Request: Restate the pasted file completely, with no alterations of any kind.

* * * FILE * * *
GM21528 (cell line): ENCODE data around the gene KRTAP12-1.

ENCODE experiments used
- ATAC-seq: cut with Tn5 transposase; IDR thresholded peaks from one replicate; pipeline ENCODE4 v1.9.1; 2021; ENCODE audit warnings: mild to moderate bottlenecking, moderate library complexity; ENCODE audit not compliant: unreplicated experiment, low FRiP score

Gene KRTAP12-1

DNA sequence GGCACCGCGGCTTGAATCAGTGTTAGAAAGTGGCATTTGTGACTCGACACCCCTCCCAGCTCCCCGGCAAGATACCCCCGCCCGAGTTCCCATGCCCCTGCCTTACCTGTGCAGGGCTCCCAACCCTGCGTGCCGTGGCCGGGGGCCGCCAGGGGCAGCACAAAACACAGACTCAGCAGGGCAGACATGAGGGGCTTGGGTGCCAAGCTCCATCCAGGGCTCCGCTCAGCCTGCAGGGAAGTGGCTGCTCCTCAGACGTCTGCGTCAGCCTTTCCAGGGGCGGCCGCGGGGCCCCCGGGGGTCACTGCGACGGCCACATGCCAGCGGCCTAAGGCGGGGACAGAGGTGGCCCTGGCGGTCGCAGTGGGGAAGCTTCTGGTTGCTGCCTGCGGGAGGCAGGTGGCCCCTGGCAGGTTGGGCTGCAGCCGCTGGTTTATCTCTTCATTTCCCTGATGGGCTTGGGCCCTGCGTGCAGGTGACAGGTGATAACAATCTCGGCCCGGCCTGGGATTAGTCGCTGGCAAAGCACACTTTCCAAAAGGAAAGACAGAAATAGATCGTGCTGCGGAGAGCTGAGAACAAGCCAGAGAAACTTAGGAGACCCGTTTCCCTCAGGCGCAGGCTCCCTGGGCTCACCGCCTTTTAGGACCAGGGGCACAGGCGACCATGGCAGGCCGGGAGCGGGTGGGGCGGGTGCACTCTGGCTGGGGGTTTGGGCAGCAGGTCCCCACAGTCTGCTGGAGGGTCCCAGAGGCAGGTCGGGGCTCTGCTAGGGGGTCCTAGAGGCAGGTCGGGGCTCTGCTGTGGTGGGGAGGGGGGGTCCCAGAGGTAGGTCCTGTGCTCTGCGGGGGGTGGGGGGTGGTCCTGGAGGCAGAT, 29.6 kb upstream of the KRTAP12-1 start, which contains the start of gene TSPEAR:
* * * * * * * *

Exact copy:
GM21528 (cell line): ENCODE data around the gene KRTAP12-1.

ENCODE experiments used
- ATAC-seq: cut with Tn5 transposase; IDR thresholded peaks from one replicate; pipeline ENCODE4 v1.9.1; 2021; ENCODE audit warnings: mild to moderate bottlenecking, moderate library complexity; ENCODE audit not compliant: unreplicated experiment, low FRiP score

Gene KRTAP12-1

DNA sequence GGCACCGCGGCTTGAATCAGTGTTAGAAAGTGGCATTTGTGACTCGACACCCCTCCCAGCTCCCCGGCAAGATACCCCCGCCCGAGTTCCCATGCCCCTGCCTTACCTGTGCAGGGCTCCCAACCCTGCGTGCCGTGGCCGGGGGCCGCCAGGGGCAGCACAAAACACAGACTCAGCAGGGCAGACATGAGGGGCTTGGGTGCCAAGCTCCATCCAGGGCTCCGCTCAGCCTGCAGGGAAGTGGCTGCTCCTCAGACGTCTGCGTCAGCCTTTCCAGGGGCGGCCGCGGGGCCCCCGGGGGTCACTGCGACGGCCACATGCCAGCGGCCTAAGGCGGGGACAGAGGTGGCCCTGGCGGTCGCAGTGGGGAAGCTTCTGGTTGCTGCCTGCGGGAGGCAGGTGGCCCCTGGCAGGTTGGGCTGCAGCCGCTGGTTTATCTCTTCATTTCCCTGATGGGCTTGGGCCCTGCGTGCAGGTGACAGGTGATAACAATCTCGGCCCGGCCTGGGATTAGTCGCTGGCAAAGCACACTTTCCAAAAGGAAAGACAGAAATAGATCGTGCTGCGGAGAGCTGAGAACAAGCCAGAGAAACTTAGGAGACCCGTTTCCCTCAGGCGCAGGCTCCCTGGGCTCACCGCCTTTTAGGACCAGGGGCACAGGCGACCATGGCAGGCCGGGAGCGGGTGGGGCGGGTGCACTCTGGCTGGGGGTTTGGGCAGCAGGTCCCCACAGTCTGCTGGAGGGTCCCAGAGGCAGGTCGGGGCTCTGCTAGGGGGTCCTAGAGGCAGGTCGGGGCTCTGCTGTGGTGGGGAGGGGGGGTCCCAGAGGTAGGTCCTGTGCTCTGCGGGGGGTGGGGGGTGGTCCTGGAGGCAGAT, 29.6 kb upstream of the KRTAP12-1 start, which contains the start of gene TSPEAR: